5 EDUSTUDY Centre for Community Assistance and Training (CENCAT) - Copyright © 2012 What Is Business Ethics? People often automatically assume that businesses are unethical. Business seems to be constantly linked to scandals. The company culture helps determine the ethics of the organization. Ethical Obligations: Employees: Companies need to treat all of their employees ethically. Ethical businesses, however, may go beyond the minimum requirements in the way that they treat their employees. Shareholders and investors: There is a moral obligation to pay back investors and meet the needs of shareholders, particularly low level shareholders. Customers: Every business needs to build ethical customer relationships by providing safe products and honoring warranties. Community: Businesses have an ethical obligation to be involved in their local communities. This includes communities where they interact with customers and beyond. Vendors and Other Companies: Always deal ethically with vendors and other organizations you work with.

6 EDUSTUDY Centre for Community Assistance and Training (CENCAT) - Copyright © Benefits of Managing Ethics Benefits: 1.Ethical companies comply with all legal requirements and are less likely to be fined or sued. 2.Consumers are more likely to support a business with a reputation as an ethical organization. 3.Companies with ethical values improve their communities. 4.Ethical rules save organizations from accidently violating the rights of employees or consumers. 5.Employees’ personal moral standards will improve at an ethical business. 6.A fair working environment facilitates teamwork and productivity. 7.Many successful financial business practices are reinforced by ethical business practices. 8.Established ethical guidelines will lead a company in times of change and stress. 9.Ethical companies retain employees and save money in turnover. 10.There is personal satisfaction in doing the right thing.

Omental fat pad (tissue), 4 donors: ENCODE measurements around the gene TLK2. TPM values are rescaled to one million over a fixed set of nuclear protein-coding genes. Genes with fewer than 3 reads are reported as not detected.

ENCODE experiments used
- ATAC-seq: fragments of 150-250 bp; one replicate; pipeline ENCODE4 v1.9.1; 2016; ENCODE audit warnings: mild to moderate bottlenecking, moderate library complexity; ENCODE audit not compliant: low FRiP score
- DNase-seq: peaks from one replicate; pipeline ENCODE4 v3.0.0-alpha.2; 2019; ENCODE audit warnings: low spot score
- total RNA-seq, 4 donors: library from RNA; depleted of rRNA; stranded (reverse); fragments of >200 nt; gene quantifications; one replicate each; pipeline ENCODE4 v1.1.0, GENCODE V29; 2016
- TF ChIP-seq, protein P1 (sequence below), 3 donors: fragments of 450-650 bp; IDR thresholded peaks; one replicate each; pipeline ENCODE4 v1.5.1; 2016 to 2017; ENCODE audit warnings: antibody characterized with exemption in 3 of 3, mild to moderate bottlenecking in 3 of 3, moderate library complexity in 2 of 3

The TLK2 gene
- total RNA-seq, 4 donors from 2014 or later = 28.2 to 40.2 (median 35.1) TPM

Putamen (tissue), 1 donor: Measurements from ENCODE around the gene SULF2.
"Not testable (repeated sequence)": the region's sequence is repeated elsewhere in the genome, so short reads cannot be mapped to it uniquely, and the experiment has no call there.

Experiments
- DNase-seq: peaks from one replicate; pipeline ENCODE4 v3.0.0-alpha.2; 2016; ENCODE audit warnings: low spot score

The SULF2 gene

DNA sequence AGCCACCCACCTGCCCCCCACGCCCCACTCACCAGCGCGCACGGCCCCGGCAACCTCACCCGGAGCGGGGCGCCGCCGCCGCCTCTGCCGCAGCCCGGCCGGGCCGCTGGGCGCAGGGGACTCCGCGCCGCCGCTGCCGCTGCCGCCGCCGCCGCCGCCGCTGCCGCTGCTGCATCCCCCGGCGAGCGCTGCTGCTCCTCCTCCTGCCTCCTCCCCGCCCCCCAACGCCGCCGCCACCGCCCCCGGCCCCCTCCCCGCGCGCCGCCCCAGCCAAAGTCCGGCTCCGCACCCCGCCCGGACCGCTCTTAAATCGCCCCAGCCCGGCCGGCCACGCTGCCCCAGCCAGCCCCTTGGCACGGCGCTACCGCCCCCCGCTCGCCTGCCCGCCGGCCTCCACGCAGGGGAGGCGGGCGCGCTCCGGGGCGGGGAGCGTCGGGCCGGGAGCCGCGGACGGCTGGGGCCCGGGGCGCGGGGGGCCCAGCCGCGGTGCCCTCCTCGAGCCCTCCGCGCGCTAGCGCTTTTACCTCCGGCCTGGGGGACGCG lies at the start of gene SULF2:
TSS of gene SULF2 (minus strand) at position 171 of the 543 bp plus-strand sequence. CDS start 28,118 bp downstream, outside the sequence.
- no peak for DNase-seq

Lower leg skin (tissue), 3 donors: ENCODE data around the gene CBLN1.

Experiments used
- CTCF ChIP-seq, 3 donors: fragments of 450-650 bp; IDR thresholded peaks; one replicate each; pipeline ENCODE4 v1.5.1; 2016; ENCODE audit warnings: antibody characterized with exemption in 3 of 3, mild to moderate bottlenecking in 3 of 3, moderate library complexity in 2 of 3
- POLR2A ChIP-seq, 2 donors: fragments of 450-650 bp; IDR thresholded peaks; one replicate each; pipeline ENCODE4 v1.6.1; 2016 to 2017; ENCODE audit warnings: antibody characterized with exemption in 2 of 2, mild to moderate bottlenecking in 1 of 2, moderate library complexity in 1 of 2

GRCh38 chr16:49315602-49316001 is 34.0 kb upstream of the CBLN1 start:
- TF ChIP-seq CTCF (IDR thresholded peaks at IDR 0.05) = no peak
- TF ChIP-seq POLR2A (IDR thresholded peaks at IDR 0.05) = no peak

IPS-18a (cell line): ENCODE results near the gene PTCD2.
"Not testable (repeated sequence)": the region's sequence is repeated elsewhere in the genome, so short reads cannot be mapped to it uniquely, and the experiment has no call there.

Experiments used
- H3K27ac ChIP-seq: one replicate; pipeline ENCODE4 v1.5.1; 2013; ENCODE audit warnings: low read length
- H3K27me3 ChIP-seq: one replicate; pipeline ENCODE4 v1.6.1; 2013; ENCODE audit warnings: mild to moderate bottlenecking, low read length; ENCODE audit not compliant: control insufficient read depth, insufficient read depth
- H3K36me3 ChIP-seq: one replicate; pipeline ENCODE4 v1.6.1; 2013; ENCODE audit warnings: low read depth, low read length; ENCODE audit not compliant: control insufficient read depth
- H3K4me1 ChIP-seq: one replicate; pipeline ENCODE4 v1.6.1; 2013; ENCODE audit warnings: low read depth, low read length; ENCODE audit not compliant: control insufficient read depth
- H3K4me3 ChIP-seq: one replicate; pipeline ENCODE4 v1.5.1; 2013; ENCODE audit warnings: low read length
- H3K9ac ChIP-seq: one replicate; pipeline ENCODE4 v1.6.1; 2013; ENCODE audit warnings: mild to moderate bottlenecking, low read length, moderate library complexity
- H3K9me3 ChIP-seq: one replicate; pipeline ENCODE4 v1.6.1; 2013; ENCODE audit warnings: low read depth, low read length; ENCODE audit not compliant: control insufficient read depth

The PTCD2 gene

7 EDUSTUDY Centre for Community Assistance and Training (CENCAT) - Copyright © 2012 Case Study E.F. Hutton began in 1904 and became a well-respected financial institution. By the 1980s, however, the company’s reputation was tarnished by unethical behavior. In 1980, the company was discovered kiting and money laundering. Managers were instructed to and were rewarded for “borrowing” from the accounts of the customers. Many who agreed to the practice were later brought up on charges and fired. The company made financial restitution. Evidence of money laundering resurfaced in 1987, right before the stock market crashed, and the organization was not able to survive the second scandal.